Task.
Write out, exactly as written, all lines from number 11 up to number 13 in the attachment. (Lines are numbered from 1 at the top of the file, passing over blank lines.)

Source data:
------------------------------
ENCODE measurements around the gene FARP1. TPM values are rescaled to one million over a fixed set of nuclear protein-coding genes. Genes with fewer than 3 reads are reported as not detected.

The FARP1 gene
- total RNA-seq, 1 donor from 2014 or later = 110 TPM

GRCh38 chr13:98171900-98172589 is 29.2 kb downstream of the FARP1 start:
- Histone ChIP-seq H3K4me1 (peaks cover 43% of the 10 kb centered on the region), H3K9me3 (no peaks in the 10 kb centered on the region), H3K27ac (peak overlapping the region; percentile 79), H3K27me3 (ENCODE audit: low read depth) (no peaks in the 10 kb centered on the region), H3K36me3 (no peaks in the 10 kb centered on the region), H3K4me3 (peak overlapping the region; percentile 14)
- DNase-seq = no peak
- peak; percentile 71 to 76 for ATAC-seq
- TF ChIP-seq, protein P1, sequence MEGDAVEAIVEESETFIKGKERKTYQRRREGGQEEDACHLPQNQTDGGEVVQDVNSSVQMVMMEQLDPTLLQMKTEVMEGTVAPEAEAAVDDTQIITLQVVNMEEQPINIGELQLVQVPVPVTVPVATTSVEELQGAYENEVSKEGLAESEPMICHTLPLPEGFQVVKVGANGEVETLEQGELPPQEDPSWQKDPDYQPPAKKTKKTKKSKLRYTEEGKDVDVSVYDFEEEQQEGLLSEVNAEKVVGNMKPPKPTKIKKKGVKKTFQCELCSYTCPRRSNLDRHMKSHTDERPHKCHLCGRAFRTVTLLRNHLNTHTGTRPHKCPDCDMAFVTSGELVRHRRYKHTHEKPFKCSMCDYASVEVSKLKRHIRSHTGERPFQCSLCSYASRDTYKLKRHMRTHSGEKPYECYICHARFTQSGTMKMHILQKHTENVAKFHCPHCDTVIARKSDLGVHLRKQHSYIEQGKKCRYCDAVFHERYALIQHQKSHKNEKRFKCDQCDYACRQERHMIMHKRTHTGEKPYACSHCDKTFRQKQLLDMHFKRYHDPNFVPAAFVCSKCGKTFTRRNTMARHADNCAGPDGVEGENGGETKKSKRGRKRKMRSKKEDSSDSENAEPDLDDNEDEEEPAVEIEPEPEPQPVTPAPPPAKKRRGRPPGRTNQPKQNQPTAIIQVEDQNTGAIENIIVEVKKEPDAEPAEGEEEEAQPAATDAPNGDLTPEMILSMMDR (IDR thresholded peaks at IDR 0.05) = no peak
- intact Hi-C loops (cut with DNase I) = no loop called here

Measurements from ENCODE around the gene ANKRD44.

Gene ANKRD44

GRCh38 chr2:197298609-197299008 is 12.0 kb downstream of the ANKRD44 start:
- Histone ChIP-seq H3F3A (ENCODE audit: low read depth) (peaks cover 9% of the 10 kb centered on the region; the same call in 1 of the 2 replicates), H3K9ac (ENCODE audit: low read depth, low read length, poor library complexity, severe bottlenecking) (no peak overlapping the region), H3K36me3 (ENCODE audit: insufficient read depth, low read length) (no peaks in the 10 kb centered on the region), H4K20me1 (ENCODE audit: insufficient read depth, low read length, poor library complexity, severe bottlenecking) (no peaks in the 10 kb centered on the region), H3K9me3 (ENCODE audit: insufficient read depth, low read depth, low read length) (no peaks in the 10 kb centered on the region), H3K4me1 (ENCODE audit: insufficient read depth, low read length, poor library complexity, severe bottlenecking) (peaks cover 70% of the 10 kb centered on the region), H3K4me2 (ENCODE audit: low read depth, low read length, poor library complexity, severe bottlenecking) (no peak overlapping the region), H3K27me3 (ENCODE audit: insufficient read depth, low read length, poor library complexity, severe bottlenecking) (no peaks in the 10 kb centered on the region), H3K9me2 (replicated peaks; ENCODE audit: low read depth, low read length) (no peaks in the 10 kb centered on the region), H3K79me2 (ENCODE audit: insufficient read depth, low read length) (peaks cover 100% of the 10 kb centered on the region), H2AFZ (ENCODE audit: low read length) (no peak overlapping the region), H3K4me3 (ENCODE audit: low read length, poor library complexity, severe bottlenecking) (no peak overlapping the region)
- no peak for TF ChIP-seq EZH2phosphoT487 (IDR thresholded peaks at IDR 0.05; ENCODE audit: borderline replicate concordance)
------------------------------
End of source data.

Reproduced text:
Gene ANKRD44

GRCh38 chr2:197298609-197299008 is 12.0 kb downstream of the ANKRD44 start:
- Histone ChIP-seq H3F3A (ENCODE audit: low read depth) (peaks cover 9% of the 10 kb centered on the region; the same call in 1 of the 2 replicates), H3K9ac (ENCODE audit: low read depth, low read length, poor library complexity, severe bottlenecking) (no peak overlapping the region), H3K36me3 (ENCODE audit: insufficient read depth, low read length) (no peaks in the 10 kb centered on the region), H4K20me1 (ENCODE audit: insufficient read depth, low read length, poor library complexity, severe bottlenecking) (no peaks in the 10 kb centered on the region), H3K9me3 (ENCODE audit: insufficient read depth, low read depth, low read length) (no peaks in the 10 kb centered on the region), H3K4me1 (ENCODE audit: insufficient read depth, low read length, poor library complexity, severe bottlenecking) (peaks cover 70% of the 10 kb centered on the region), H3K4me2 (ENCODE audit: low read depth, low read length, poor library complexity, severe bottlenecking) (no peak overlapping the region), H3K27me3 (ENCODE audit: insufficient read depth, low read length, poor library complexity, severe bottlenecking) (no peaks in the 10 kb centered on the region), H3K9me2 (replicated peaks; ENCODE audit: low read depth, low read length) (no peaks in the 10 kb centered on the region), H3K79me2 (ENCODE audit: insufficient read depth, low read length) (peaks cover 100% of the 10 kb centered on the region), H2AFZ (ENCODE audit: low read length) (no peak overlapping the region), H3K4me3 (ENCODE audit: low read length, poor library complexity, severe bottlenecking) (no peak overlapping the region)